First up, it’s champion of the people, Brownie, rolling on his belly with a shamefaced grin, tail tucked up, peeing himself in submission as he cringes before his authoritarian master in Westminster:
Most people who own dogs will already have some form of pet insurance. I have medium level cover for around £16 a month. It costs me getting on for twenty pounds a week on food and treats for my beagle. Then there’s the kennels if we go away, the bog-standard worming and flea treatments, the odd shamppo, etc.. The idea that this additional premium will result in hundreds of desperate owners queued outside their local vets to participate in a countrywide canine community cull, is a figment of your overactive and professionally offended imagination.In other words ‘Get insurance, you peasants, it doesn’t cost much’. Of course, £16 a month is a big bite out of your outgoings if you are on low income, but who expects the left to worry about that these days?
And of course one books one’s hound into the kennels when one goes to Tuscany. Doesn’t everyone?
And of course, if our Labour masters say this is needed, then that’s good enough! Who needs to do any questioning of the figures?
The number of people being treated in hospital following dog attacks has nearly doubled in the last 12 years (just saw it on the news).Whether that’s ‘throat ripped out, D.O.A.’ or ‘stitch to little finger, 2 aspirin issued’, it’s all the same, right?
I’m sympathetic to your point about simply removing the problem dogs, but I suppose the problem there is that a lot of dogs will wind up being put down just because they’re unlucky enough to have irresponsible owners.Or poor ones. Who knows?
Who really cares, eh, Brownie?
And next comes Graham, who despite claiming to be some sort of educator, seems remarkably ignorant about other dumb creatures:
If you wish to keep a potentially dangerous animal in an environment where human beings are the most likely things to be bitten should your property turn nasty then yes you should expect to pay insurance. Of course there should be recourse to appeal for The Dowager Mother Teresa and her chihuahua but I see no more reason why the owner of a staffordshire bull terrier should be exempted than the owner of a tiger in a zoo./headdesk
And then we have people like Michele Hanson, showing in ‘CiF’ that there really are a few dangerous bitches on the loose that really do need muzzling, and possibly neutering too.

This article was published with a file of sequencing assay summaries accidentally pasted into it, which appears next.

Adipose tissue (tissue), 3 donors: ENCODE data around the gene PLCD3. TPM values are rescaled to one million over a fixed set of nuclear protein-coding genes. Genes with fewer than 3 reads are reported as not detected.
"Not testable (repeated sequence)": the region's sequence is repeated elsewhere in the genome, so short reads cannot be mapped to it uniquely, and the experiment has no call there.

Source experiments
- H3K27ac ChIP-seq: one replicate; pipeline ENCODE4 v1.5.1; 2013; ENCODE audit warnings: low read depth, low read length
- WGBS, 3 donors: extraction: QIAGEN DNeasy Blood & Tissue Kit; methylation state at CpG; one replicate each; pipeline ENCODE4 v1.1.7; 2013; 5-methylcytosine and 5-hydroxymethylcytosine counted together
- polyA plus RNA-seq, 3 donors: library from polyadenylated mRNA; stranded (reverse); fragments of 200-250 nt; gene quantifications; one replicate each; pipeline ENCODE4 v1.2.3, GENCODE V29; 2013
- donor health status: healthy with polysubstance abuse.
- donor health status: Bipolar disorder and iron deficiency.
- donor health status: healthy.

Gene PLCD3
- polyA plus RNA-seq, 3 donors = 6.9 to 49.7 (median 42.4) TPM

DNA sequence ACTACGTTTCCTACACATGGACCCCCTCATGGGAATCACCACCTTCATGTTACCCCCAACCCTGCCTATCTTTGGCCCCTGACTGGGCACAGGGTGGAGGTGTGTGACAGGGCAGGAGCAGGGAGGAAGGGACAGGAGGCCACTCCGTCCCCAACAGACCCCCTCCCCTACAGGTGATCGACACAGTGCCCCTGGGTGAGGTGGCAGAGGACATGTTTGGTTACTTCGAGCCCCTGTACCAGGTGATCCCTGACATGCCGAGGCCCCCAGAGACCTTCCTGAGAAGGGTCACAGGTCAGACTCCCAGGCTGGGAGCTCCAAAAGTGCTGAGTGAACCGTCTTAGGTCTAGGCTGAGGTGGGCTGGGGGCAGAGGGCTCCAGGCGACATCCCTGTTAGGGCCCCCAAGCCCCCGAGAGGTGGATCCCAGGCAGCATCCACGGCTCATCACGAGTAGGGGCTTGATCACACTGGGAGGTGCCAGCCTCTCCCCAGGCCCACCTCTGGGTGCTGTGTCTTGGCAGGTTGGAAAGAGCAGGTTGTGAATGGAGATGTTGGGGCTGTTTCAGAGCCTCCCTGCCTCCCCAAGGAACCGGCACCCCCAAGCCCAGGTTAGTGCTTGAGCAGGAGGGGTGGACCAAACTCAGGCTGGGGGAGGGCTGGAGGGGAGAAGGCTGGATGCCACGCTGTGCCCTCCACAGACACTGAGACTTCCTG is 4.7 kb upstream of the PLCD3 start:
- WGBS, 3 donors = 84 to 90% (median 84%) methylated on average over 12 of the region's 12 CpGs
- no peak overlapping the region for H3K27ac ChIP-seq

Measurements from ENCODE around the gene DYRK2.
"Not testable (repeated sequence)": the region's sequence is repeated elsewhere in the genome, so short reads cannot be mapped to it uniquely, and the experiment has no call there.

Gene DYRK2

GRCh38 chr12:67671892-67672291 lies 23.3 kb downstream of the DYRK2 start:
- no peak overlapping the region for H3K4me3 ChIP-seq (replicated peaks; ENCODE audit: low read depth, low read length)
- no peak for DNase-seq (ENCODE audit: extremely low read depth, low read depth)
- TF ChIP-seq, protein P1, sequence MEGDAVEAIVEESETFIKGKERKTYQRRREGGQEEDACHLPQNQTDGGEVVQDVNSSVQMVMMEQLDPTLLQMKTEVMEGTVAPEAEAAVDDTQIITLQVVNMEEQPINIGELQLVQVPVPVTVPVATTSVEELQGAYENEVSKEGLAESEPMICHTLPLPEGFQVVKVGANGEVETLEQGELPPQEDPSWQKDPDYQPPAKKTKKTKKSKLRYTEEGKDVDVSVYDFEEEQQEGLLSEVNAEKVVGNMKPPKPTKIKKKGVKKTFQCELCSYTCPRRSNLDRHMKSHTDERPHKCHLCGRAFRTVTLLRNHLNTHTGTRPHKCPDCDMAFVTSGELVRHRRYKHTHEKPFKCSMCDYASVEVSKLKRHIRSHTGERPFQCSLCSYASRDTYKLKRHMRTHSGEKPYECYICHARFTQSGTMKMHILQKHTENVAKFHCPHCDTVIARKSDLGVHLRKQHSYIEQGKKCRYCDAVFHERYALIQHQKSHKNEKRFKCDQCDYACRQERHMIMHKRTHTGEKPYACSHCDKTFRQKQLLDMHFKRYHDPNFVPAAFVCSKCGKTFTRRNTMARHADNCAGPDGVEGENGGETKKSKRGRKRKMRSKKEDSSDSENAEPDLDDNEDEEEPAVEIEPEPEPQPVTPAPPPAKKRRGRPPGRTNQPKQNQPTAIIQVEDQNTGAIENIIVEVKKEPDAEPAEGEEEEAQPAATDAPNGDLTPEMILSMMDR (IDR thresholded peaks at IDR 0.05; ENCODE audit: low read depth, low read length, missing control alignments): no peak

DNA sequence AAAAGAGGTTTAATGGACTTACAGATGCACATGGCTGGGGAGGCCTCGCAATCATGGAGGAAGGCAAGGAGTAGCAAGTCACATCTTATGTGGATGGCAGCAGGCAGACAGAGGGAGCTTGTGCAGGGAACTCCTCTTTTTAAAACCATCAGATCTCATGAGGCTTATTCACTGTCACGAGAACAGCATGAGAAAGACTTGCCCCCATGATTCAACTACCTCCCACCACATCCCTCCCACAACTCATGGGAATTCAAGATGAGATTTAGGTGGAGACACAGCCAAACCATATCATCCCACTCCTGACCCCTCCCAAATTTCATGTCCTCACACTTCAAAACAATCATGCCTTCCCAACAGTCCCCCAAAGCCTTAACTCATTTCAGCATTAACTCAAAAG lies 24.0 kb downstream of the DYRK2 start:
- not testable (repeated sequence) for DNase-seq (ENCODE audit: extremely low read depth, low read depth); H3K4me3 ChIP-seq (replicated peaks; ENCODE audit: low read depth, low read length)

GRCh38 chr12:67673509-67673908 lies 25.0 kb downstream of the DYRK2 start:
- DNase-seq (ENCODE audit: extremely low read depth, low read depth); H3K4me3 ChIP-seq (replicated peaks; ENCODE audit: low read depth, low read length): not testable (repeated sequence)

Here’s some choice extracts. Comment is utterly superfluous:
There are too many bad owners around nowadays. So it's marvellous that at last the government is trying to do something about them…
Sadly, unlike the dogs, the law has no teeth. You can't take someone's dog and microchip it without permission, or enter a house, stop the home-breeding and neuter the dogs, and vets can't report dogs injured in fights…
So perhaps the government needs to toughen up on dog owners and ignore the whingeing "good" owners who are worried they'll be penalised along with the nasty ones. If they really cared about dogs, they'd want everything possible done to get things under control.
Then we can really go for it. All dogs to be on leads in the street. Police and wardens patrolling with scanners, confiscating any dog which isn't microchipped, and neutering it. And when the numbers are down, compulsory training for anyone wanting to own a dog.Oh, wow. Just wow!
If a dog was slobbering that much, I’d suspect rabies…
Even previous authoritarian nutcases on the subject of dangerous dogs are starting to panic, in realisation that they have a pitbull by the tail:
The massive impact of the plan became clear yesterday as it emerged there will be a 'dog MOT' with annual checks by officials on every family dog to make sure it complies with the law.Real thundfering condemnation there, Kit. Careful you don’t strain yourself…
Tory deputy London mayor Kit Malthouse said: 'The proposals go a bit too far. We think that insurance and mandatory chipping is a bit crackers.'
He told BBC Radio: 'It will just create a huge bureaucracy. They will have to produce a kind of DVLA for dogs.Working as intended..?
'We are going to see police officers stopping perfectly innocent dog owners in the streets and asking to see their papers and documents.'Of course we are. It’s what’s happened with all other legislation created by this mangy government, after all…
It would be better to tighten existing laws and 'enforce them more assertively', he said. Councils have the power to levy £100 on-the-spot fines on people whose dogs are out of control in public.*sigh* Hardly surprising, when you look at the sort of people liable for these fines, is it?
But there were only 3,331 such fines in 2006, the year they were introduced. By 2008, the number had dropped to 2,071.
Tory Shadow Environment Secretary Nick Herbert said: 'The problem of dangerous dogs is growing and the current legislation is clearly not working, but the Government's proposals risk penalising millions of law-abiding dog owners with the blunt instrument of a dog tax.Yes, indeed we should.
'We should be targeting the minority of irresponsible dog owners, not the vast majority who are responsible dog lovers.'
So, are the Tories going to oppose this on principle? It would be nice to know. It would be nice to see the opposition stand up and say ‘No! This is unworkable and unjust and we will not support it. We are different to Nu Labour’.
My predictions? After the storm has abated somewhat, and anxious MPs have heard from their constituents, the watered-down legislation will be:
- Breeds over a designated weight – the large breeds – will require the insurance, all others will not.
- There will be grants available for those unable to afford the insurance, but they will need to fill in a form to get it. A 450 page form.
- The unemployment benefit will include an extra payment for dog licensing, to cushion the blow for Labour’s core voters.